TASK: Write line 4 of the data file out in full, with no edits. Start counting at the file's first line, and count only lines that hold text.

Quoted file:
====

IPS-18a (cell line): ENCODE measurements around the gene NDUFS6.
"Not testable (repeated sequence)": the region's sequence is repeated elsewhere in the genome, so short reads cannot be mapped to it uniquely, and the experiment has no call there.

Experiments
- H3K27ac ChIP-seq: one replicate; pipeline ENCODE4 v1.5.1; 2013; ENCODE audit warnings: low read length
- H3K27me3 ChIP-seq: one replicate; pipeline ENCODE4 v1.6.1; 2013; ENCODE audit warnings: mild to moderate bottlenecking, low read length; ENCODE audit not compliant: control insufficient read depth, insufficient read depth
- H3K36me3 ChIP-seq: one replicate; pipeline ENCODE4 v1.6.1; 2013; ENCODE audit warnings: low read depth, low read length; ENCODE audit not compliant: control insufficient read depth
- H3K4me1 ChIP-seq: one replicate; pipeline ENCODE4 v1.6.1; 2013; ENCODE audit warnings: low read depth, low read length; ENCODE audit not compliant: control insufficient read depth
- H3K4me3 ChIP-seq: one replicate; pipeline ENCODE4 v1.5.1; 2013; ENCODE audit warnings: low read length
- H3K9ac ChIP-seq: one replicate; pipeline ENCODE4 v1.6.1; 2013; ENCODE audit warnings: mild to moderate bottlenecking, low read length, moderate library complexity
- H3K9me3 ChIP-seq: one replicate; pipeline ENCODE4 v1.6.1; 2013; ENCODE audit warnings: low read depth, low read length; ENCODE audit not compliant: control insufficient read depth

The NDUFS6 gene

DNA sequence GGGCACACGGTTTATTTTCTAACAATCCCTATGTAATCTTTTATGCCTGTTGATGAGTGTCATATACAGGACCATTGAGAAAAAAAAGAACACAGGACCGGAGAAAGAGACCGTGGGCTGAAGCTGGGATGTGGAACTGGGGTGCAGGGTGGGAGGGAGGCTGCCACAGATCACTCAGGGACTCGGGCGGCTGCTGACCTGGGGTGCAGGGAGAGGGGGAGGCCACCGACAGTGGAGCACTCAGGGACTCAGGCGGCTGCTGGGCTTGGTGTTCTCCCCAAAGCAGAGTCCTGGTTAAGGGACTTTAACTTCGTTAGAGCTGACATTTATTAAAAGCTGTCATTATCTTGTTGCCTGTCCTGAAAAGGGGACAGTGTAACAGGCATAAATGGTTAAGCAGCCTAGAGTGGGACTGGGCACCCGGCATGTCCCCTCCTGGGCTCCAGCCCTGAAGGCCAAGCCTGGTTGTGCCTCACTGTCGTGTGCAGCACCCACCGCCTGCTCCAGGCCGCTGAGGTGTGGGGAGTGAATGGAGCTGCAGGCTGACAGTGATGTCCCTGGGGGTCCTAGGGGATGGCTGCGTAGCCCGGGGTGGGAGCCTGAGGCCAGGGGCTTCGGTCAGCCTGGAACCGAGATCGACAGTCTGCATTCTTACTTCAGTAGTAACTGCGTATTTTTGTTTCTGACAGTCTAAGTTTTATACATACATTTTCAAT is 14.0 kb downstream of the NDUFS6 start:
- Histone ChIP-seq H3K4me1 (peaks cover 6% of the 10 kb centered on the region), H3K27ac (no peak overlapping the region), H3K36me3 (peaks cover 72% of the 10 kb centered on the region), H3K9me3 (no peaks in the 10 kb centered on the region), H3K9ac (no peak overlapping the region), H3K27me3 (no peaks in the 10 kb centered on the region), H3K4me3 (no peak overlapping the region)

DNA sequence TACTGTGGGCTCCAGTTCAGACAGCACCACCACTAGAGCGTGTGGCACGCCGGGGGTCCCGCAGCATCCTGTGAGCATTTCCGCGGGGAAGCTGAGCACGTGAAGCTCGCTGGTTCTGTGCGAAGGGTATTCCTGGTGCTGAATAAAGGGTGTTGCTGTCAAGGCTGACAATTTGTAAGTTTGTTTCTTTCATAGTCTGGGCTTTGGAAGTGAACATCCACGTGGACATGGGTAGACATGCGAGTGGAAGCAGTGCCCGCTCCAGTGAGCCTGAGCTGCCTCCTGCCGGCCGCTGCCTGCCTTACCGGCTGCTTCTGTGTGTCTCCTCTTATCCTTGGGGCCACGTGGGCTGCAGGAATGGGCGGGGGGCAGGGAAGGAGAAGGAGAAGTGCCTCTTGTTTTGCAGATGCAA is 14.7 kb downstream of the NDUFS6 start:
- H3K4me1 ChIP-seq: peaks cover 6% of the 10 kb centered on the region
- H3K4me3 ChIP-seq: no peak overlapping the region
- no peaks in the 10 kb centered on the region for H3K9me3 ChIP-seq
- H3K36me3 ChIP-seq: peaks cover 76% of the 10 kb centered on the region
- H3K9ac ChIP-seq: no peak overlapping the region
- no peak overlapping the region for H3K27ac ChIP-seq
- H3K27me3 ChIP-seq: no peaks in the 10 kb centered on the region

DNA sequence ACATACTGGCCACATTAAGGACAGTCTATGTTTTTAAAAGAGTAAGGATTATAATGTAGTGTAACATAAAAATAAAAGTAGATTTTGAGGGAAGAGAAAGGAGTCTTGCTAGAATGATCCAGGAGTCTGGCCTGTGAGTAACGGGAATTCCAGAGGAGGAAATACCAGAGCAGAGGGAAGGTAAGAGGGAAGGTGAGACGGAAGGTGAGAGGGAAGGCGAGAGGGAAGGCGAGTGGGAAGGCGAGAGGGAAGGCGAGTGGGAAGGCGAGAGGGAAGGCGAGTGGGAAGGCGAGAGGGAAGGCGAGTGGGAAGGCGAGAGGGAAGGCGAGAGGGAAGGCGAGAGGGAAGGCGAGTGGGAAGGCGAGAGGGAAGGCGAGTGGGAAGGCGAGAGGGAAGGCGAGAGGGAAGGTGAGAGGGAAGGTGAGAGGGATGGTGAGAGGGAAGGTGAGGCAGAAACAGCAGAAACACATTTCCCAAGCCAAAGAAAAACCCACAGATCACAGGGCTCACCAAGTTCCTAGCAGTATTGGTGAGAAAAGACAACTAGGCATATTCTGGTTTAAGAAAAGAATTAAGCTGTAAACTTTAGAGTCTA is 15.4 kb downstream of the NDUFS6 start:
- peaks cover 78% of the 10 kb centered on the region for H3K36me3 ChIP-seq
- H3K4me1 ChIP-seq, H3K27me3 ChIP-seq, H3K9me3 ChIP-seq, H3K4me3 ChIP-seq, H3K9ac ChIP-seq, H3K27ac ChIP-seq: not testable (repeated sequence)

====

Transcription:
- H3K27ac ChIP-seq: one replicate; pipeline ENCODE4 v1.5.1; 2013; ENCODE audit warnings: low read length